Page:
Are you on the hook to undergo a HIPAA audit, but you’re not quite sure where to start? Otava recently passed its annual HIPAA audit of its Michigan data centers, giving the company the ability to offer HIPAA compliant hosting solutions to healthcare organizations that need to pass HIPAA audits of their own.
Avoiding hefty fines and collecting federal incentives were major motivators of the healthcare industry to adopt electronic medical record (EMR) systems by 2015, in accordance with the Health Information Technology for Economic and Clinical Health (HITECH) Act.
Our HIPAA audit means that a certified, independent auditor audited our processes, policies, facilities and hosting solutions against the latest OCR HIPAA Audit Protocol, which was released in June 2012 after the initial federal pilot audit program. The Office for Civil Rights is the governing body and enforcers of HIPAA violation penalties. The OCR HIPAA Audit Protocol covers the HIPAA Security Rule, Privacy Rule and Breach Notification Rule.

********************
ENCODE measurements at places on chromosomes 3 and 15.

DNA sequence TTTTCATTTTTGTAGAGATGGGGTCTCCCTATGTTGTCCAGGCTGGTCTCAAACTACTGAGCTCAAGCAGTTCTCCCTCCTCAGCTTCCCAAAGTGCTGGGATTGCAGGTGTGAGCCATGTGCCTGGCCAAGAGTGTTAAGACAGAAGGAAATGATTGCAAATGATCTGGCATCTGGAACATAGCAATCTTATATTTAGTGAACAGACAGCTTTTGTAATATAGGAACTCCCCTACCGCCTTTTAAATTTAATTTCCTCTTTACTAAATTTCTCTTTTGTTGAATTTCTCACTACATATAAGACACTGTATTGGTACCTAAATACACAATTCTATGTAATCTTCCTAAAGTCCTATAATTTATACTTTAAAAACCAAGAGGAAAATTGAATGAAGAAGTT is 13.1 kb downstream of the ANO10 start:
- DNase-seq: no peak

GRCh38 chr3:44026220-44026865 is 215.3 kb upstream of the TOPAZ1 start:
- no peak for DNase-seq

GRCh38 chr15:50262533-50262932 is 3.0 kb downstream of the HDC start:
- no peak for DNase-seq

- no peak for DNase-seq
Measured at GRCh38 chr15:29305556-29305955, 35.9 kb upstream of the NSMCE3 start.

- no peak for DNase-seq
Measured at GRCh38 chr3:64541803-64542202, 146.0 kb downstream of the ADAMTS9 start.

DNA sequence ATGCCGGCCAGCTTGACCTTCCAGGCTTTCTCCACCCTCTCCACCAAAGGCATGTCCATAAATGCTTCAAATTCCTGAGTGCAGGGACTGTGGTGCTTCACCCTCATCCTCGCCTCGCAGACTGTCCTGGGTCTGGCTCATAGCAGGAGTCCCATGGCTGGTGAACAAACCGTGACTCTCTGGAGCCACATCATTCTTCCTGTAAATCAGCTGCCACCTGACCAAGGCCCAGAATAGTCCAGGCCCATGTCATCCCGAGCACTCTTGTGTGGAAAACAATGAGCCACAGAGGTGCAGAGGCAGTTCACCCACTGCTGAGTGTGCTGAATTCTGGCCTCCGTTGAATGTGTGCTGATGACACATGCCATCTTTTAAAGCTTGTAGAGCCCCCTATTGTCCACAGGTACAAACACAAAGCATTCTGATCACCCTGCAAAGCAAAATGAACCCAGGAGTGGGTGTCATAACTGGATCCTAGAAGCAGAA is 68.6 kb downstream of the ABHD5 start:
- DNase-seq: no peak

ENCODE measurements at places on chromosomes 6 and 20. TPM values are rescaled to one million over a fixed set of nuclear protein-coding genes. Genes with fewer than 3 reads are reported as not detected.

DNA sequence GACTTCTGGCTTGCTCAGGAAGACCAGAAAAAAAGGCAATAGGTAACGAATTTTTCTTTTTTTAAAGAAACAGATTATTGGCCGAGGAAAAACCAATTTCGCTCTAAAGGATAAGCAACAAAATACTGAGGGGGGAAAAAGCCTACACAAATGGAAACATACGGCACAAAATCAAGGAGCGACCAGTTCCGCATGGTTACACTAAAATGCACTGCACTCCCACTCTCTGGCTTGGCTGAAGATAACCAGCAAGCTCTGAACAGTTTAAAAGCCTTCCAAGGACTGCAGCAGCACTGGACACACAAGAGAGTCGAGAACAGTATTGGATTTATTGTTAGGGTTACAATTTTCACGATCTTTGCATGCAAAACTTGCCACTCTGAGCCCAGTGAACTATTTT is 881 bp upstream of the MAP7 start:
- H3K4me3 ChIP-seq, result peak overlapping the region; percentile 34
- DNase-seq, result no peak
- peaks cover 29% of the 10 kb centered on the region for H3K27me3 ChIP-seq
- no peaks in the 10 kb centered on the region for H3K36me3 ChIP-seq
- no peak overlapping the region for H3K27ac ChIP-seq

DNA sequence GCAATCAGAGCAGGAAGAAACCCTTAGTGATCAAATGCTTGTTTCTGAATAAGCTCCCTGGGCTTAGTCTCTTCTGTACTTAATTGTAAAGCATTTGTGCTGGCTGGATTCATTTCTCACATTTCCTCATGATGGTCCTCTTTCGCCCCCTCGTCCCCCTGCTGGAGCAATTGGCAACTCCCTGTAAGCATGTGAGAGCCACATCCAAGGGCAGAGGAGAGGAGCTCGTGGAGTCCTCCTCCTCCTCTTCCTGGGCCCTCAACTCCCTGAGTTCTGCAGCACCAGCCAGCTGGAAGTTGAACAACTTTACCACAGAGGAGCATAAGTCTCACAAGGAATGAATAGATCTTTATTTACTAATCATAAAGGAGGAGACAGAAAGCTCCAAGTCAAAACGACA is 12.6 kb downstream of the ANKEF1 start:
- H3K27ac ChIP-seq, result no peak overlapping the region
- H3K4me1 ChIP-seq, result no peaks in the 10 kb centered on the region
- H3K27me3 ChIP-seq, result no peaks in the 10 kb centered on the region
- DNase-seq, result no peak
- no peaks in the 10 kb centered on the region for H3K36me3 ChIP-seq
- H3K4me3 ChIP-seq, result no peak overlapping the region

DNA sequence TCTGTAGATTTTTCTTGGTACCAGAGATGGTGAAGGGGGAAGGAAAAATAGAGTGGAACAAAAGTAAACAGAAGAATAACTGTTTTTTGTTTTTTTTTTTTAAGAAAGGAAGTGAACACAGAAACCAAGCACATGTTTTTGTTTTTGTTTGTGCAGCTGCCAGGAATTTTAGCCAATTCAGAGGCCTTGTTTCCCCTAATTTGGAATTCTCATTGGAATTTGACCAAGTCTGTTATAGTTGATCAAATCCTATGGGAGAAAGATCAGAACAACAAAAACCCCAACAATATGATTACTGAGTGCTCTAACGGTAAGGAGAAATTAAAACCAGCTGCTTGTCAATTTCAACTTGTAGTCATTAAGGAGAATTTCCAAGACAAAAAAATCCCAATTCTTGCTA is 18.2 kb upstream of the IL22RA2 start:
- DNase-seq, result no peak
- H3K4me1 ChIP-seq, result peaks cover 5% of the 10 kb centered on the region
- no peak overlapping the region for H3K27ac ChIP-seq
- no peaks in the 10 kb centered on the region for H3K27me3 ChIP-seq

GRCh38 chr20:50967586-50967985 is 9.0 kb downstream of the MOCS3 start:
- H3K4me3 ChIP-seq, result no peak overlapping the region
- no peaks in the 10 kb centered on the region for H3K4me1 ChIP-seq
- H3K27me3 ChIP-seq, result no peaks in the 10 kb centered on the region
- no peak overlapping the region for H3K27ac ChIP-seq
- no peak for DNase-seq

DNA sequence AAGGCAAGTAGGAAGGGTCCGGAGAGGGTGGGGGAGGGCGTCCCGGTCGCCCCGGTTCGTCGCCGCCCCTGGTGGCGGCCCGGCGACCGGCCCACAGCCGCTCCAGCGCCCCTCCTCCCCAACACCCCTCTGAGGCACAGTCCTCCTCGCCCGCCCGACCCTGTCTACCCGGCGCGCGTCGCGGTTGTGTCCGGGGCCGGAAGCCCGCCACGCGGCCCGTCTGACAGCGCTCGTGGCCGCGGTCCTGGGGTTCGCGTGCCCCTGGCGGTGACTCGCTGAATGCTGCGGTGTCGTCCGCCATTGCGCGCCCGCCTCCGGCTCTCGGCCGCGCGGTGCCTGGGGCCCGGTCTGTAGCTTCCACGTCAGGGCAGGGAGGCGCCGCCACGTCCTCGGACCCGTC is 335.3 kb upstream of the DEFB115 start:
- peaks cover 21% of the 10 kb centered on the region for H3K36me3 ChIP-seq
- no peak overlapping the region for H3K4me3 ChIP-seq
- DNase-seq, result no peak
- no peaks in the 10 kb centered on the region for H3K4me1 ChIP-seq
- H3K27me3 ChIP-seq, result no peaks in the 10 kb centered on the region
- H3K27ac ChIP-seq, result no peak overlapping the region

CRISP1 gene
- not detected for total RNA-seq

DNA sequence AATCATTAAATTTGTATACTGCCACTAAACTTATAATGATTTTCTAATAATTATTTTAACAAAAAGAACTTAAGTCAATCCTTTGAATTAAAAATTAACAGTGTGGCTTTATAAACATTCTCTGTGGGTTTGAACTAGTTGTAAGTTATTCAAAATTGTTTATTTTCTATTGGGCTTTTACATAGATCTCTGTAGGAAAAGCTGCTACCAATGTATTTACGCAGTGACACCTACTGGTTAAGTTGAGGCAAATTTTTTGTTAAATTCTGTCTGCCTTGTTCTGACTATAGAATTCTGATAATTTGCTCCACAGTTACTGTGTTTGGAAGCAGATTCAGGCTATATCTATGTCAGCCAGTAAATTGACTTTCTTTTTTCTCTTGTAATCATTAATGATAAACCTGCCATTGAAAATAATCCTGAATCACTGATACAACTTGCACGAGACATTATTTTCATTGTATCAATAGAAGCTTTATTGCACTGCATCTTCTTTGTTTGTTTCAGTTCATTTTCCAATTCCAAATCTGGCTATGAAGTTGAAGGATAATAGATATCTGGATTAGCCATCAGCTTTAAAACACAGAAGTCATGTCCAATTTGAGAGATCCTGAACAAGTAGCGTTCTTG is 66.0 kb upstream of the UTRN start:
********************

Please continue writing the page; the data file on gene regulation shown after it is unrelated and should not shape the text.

An example of a high level HIPAA Security Rule citation compliance checklist can be seen to the right – we are found to be fully compliant by each safeguard’s standards and citations.
For each Administrative, Physical and Technical safeguard, there are a number of standards that a covered entity (CE), or business associate (BA) must pass to complete an audit. A BA provides a service for a CE, and may need to access PHI. Although Otava never accesses PHI under any circumstances, it is common in the IT and hosting provider industry to sign a Business Associates Agreement (BAA) that codifies their commitment to follow HIPAA rules.
One important distinction between a business associate’s audit and a covered entity is that as a healthcare organization dealing with PHI, you still need to undergo an audit to check your company’s processes and procedures. Your IT company may provide the technology to transmit and store your patients’ PHI, but you are still held accountable by HIPAA standards.